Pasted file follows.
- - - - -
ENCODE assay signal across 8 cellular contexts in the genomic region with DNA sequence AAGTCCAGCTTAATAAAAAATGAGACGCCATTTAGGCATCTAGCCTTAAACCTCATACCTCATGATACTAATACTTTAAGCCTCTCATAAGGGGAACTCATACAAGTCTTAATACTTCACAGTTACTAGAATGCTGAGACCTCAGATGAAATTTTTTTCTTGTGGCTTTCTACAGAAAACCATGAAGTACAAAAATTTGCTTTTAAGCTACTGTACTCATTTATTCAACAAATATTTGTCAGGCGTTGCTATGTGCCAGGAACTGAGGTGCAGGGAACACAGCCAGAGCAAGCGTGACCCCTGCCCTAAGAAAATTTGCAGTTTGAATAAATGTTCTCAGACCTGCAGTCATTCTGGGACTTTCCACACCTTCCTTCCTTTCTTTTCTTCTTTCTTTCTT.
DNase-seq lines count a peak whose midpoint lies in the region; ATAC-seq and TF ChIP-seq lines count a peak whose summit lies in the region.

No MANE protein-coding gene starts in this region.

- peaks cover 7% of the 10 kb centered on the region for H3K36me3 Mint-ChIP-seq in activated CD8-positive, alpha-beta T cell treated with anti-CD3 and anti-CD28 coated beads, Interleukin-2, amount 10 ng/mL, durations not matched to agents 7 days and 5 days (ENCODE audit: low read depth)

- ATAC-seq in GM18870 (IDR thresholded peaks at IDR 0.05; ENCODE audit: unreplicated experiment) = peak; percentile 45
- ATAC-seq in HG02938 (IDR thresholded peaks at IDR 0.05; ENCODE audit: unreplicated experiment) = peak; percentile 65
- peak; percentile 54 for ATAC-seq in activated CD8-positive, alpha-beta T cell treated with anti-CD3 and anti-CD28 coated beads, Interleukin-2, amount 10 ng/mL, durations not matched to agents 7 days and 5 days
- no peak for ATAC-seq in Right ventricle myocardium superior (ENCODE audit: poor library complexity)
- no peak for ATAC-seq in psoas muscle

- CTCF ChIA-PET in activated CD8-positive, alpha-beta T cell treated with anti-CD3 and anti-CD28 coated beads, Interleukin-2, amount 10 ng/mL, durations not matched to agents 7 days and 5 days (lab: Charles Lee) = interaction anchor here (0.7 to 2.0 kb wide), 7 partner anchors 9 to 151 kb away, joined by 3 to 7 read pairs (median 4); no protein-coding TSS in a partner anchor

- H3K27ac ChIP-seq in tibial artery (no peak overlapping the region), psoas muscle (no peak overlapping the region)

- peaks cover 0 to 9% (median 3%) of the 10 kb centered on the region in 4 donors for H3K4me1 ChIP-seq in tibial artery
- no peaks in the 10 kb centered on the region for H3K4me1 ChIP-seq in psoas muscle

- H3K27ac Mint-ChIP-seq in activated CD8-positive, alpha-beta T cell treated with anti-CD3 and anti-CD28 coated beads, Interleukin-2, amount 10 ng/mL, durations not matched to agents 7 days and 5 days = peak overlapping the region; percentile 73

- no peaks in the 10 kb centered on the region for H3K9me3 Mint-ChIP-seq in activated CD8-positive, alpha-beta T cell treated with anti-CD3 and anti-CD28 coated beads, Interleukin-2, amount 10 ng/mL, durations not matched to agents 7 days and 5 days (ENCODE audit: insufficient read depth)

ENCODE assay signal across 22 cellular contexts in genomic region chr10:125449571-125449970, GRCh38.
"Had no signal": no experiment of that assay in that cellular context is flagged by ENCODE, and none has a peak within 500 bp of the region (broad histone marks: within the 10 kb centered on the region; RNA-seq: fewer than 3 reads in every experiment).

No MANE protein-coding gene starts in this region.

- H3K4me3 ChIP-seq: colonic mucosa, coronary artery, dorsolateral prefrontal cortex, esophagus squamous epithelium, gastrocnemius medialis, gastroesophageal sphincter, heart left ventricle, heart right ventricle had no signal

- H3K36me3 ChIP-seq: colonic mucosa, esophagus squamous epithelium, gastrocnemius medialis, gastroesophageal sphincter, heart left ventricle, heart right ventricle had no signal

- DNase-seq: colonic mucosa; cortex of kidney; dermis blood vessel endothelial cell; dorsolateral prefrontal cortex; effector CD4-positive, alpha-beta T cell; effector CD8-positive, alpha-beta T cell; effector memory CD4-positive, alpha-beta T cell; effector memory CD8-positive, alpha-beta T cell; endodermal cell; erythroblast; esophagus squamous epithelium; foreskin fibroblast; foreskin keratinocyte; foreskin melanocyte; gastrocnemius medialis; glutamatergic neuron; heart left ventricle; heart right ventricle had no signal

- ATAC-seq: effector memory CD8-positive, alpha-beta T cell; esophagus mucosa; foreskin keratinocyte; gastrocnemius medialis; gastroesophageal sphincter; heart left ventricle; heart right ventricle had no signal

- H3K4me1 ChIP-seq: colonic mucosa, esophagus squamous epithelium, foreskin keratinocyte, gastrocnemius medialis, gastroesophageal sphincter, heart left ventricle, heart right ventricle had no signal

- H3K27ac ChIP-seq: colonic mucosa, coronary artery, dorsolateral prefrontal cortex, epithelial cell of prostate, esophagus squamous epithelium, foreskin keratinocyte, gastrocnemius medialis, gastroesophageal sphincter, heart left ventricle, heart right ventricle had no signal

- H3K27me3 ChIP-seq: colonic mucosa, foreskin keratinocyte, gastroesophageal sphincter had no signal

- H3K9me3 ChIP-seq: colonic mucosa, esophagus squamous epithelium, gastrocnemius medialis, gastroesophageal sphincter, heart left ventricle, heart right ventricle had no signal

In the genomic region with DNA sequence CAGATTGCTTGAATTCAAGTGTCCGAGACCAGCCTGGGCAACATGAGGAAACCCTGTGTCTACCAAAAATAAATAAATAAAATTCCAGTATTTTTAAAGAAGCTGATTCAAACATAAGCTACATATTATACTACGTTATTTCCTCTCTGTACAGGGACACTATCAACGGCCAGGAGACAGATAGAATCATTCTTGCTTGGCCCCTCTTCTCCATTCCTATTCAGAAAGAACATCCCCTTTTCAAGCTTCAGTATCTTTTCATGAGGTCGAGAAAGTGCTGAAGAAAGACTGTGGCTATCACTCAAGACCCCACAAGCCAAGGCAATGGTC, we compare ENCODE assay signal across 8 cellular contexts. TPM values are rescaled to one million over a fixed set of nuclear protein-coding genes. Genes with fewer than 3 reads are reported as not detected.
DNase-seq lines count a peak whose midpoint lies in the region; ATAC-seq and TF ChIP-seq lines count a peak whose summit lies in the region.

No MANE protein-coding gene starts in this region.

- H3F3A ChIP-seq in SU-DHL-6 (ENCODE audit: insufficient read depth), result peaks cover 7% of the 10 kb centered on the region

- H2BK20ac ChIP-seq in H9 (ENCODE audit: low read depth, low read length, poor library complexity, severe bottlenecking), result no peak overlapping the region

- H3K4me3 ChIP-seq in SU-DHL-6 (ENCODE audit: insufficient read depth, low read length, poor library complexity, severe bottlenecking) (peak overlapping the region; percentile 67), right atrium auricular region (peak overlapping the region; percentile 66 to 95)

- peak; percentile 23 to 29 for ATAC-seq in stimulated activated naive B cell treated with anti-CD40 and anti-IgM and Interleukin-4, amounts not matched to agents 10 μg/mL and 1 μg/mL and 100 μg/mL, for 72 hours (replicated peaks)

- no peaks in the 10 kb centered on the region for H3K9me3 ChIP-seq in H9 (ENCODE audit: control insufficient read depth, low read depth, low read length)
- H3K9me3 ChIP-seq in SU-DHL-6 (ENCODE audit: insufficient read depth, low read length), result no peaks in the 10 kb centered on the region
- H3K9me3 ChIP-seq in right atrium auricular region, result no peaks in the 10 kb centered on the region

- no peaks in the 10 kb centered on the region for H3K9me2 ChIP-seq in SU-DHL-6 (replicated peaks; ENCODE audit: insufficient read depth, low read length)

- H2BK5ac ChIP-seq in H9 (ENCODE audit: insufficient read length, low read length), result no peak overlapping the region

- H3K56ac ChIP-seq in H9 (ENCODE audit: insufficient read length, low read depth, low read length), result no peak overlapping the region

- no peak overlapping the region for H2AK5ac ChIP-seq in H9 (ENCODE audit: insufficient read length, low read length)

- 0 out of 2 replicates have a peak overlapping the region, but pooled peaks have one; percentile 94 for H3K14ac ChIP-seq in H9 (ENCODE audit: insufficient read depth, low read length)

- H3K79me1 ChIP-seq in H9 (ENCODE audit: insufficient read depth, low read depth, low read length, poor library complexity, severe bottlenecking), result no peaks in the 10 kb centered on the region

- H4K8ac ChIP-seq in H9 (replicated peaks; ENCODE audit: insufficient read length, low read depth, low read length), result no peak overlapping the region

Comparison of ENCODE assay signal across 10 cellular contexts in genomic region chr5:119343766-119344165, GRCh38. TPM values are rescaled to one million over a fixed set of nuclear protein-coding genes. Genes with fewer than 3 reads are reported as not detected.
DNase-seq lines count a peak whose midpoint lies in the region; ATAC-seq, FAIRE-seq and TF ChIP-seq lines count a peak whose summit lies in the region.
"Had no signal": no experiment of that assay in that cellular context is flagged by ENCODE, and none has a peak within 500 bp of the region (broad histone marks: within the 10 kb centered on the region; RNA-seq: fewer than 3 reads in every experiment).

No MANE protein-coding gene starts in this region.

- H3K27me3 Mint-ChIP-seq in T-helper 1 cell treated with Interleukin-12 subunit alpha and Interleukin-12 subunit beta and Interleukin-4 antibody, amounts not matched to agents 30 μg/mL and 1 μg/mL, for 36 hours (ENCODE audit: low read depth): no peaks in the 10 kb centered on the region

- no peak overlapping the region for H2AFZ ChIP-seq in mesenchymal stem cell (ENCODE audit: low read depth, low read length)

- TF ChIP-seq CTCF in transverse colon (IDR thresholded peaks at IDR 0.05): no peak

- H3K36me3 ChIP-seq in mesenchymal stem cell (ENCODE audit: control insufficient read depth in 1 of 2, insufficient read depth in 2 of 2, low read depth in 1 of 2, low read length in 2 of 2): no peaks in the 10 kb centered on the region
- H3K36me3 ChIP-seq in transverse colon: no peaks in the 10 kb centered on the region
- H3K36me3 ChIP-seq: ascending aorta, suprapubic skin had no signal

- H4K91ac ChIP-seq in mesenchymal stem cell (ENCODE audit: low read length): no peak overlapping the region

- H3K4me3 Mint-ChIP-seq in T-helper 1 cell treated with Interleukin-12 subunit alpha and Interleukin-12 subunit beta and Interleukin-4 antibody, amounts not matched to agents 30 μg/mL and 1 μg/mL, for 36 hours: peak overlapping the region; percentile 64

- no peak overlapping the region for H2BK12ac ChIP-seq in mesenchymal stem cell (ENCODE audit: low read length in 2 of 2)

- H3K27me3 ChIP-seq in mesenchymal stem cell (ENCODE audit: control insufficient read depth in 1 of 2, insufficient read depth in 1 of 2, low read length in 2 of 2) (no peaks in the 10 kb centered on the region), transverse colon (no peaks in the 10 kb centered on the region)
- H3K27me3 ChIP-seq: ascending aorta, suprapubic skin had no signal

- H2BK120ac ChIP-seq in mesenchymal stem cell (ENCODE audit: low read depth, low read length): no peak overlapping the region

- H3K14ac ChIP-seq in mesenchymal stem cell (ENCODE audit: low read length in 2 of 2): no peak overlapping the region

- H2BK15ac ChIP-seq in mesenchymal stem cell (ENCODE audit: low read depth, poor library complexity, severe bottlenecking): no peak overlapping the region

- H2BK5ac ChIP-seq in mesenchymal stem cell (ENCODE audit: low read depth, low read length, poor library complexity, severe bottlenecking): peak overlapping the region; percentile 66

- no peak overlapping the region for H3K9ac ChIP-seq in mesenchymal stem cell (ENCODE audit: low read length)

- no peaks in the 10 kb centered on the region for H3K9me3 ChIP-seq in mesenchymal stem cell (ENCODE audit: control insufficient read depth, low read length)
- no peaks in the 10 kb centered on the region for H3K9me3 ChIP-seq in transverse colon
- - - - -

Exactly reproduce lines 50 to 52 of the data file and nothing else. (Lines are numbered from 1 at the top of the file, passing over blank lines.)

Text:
- TF ChIP-seq CTCF in transverse colon (IDR thresholded peaks at IDR 0.05): no peak

- H3K36me3 ChIP-seq in mesenchymal stem cell (ENCODE audit: control insufficient read depth in 1 of 2, insufficient read depth in 2 of 2, low read depth in 1 of 2, low read length in 2 of 2): no peaks in the 10 kb centered on the region
- H3K36me3 ChIP-seq in transverse colon: no peaks in the 10 kb centered on the region